Dr. Daniel Malamud, a Professor of Basic Science & Craniofacial Biology at NYUCD, has been awarded a five-year, $6.2 million grant from the National Institute of Dental & Craniofacial Research (NIDCR) of the National Institutes of Health (NIH) to head up a research collective consisting of four inter-related research projects, along with Administrative/Biostatistical and Clinical Core components. The collective’s overall goal is to define the interactions between host defense molecules and bacteria in HIV infection and subsequent antiretroviral therapy.
The collective consists of teams from NYUCD, New York University School of Medicine (NYUSOM), and the Aaron Diamond AIDS Research Center (ADARC). Dr. Malamud has assembled a talented group of investigators-all located within a few blocks of each other on First Avenue in New York City.
The study is an intriguing one, notes Dr. Malamud. We are going to recruit a population of people who are HIV-infected but are drug naïve, so they haven’t even been put on treatment yet. New York City is probably one of the few places in the country where the study could be done.
The entire proposal utilizes the same case-controlled study population consisting of 85 HIV+, HARRT-highly aggressive antiretroviral therapy-naïve subjects who will subsequently begin antiretroviral therapy. There will also be a similar cohort of HIV– subjects. The clinical core will obtain oral and GI samples, monitor patient progress, carry out complete oral health examinations, and maintain all subject records.
We’re going to take a variety of samples from the subjects, and then we are going to put the HIV+ subjects on drug treatment for two to three years, said Dr. Malamud. We want to see how various parameters throughout the GI tract are affected by HIV infection and then by the subsequent control of HIV through a cocktail of drugs, known as HARRT.
The first of the research collective’s four projects, Project 1, headed by Dr. Linqi Zhang, of the ADARC, will determine the whole saliva proteome comparing HIV–, HIV+/HAART naïve, and HIV+ post-HAART samples. Dr. Zhang’s studies will focus on soluble molecules that are part of the innate host defense system.
Dr. Malamud is a well-recognized HIV expert in the dental science field,said Dr. Zhang. When I learned that Dr. Malamud was coming to NYU, I had the opportunity to show him my lab at ADARC where we have been very interested in HIV infection in mucosal settings, in particular the oral cavity and the GI tract. With this study, we will be able to compare bacterial and viral factors in these two distinct environments-in the same host-so we can better understand the disease and help to design better anti-HIV drugs and vaccines.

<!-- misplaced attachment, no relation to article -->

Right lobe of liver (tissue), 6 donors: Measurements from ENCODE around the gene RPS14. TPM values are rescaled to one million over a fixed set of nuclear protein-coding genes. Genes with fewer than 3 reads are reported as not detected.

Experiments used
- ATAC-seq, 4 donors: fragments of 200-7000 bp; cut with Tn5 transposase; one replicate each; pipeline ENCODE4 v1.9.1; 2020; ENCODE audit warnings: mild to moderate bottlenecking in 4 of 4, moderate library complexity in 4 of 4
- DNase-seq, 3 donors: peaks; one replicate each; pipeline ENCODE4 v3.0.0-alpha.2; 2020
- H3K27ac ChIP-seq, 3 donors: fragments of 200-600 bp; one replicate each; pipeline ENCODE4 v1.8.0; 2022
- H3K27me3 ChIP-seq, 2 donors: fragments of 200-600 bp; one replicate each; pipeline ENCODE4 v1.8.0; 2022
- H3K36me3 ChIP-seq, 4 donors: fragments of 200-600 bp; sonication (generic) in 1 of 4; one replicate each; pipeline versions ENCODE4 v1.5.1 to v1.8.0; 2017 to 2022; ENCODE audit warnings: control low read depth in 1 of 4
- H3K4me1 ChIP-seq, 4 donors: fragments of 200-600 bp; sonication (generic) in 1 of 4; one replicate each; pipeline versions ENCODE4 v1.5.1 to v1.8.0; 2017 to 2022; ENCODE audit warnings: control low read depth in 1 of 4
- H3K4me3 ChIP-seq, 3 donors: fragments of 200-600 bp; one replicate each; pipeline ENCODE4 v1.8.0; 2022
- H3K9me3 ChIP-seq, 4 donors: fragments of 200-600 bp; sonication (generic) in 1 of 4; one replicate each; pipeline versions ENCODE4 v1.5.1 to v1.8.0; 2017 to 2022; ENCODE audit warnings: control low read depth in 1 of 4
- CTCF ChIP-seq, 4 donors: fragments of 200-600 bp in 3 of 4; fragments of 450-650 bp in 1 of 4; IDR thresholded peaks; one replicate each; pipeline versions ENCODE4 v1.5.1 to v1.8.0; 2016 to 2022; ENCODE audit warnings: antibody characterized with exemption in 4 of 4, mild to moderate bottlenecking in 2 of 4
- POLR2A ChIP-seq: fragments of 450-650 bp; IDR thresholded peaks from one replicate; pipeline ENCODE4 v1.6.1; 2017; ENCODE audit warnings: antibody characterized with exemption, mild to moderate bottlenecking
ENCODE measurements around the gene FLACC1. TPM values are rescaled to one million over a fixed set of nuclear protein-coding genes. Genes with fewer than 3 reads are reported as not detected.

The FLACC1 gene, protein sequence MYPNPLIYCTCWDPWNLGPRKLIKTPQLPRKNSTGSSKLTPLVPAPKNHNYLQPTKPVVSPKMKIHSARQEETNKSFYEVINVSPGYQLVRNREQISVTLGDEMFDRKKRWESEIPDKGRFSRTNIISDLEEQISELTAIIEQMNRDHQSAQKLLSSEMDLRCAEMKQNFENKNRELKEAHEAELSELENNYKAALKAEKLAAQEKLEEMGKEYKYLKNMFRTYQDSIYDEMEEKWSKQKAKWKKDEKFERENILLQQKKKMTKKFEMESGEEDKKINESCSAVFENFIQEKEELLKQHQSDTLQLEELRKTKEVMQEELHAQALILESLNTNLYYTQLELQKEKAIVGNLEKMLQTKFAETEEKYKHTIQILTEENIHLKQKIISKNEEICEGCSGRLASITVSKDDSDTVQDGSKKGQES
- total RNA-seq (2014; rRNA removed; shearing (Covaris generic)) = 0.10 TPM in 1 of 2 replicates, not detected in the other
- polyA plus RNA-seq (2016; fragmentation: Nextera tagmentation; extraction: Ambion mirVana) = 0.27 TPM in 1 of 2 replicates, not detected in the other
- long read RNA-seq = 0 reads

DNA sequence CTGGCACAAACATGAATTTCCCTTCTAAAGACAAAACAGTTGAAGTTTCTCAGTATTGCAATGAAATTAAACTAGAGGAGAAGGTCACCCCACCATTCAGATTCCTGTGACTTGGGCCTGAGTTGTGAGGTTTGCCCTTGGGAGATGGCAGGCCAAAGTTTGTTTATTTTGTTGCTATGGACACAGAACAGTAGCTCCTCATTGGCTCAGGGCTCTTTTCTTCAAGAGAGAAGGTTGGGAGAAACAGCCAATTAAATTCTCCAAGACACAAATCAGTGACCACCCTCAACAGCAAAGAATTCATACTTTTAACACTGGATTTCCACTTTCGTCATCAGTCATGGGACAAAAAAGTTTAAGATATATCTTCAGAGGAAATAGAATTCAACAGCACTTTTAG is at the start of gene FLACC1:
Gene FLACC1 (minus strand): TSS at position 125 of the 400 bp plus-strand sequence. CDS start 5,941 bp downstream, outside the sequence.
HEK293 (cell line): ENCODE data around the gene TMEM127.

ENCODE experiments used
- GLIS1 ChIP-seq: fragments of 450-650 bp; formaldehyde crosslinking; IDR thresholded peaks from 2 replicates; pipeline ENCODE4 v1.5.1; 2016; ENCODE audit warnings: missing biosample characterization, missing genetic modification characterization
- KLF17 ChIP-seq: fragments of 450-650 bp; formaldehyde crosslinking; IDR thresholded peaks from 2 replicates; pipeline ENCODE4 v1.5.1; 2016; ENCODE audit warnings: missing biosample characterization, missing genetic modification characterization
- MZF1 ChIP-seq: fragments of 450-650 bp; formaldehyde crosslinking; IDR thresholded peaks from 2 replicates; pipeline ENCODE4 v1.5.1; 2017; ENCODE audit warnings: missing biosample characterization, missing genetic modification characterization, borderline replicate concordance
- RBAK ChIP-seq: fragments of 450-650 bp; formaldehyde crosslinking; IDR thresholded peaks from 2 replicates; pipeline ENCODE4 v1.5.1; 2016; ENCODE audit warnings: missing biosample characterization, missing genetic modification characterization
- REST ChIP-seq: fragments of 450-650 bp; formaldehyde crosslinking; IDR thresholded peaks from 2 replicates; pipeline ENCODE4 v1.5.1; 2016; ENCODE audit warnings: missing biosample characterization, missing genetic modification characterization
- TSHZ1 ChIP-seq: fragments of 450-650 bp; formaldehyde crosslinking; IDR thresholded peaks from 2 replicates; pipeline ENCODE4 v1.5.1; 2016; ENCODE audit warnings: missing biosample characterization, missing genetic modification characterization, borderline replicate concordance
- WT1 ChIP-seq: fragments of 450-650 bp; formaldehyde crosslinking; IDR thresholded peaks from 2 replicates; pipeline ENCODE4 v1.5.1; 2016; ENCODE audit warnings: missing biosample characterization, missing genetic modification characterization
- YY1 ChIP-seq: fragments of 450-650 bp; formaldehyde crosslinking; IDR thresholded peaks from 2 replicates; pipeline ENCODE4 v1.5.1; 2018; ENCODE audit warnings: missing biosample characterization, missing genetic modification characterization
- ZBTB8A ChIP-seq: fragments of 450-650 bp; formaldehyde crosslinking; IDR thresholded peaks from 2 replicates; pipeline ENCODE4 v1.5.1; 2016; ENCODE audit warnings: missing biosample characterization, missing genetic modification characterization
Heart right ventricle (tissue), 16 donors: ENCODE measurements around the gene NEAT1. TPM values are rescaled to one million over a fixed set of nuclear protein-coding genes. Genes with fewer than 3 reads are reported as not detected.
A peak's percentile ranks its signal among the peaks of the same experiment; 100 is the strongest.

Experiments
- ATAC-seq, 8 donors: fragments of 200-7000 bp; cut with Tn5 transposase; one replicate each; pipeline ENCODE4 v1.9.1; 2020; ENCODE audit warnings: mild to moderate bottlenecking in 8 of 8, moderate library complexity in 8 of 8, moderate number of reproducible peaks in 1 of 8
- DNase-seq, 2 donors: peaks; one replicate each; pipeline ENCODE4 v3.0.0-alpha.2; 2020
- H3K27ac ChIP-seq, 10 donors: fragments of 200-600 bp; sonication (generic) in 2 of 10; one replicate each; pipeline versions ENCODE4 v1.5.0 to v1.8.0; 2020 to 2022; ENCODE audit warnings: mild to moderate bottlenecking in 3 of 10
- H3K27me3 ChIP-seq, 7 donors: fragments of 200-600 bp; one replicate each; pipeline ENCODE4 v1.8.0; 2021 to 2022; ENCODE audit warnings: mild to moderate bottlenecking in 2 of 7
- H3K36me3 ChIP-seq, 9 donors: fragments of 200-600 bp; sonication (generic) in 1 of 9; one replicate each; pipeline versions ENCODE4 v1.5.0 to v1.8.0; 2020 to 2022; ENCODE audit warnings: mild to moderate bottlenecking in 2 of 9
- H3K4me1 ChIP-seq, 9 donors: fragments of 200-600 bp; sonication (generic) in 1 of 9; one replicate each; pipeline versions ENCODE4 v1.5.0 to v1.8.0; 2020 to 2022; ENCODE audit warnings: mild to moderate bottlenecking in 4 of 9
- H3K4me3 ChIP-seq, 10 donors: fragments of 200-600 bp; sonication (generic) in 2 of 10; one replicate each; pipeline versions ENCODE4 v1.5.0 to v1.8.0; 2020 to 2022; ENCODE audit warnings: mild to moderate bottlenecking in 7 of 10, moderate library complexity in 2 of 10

Project 2, headed by Dr Yihong Li, Associate Professor of Basic Science & Craniofacial Biology at NYUCD, will define the oral microbiota in HIV– vs. HIV+ saliva samples, and HIV+ before and after HAART. Dr. Li’s studies will focus on overall microbial diversity, and quantitation of bacteria that are altered after HIV infection and/or related to caries and periodontal disease.
We will collect samples from multiple sites from the same individual, said Dr. Li, which will enable us simultaneously to compare the bacteriological composition, in order to make inferences about shifts in the ecological balance of the microbial community. To date, no such study has been done or reported in the literature.
Project 3, headed by Dr. Michael Poles, NYUSOM, will study the remainder of the GI tract using endoscopy to obtain fluid and biopsy samples. Dr. Poles’s study will focus on innate immune mediators and GI microbes, and his data compared to the findings of Projects 1 and 2.
This collaboration dovetails beautifully with my research interests, said Dr. Poles. I am most excited to be working with such an amazing PI as Dr. Malamud and the amazing cadre of investigators he has assembled. I expect that this project will yield an enormous amount of vital information about HIV pathogenesis and mucosal immunology.
Project 4, headed by Dr. Malamud, will study antibacterial and antiviral activities in saliva, focusing on the innate host defense system. In addition, Dr. Malamud will determine the ability to infect buccal vs. rectal tissue in vitro, and compare the HIV-1 variants obtained from oral, GI, and blood. The Administrative/Biostatistical Core, led by Dr. Malamud and Dr. Robert Norman, Research Associate Professor of Epidemiology & Health Promotion, will oversee the entire study via an Executive Committee and an External Advisory Committee. All data and statistical analyses will be handled by this core.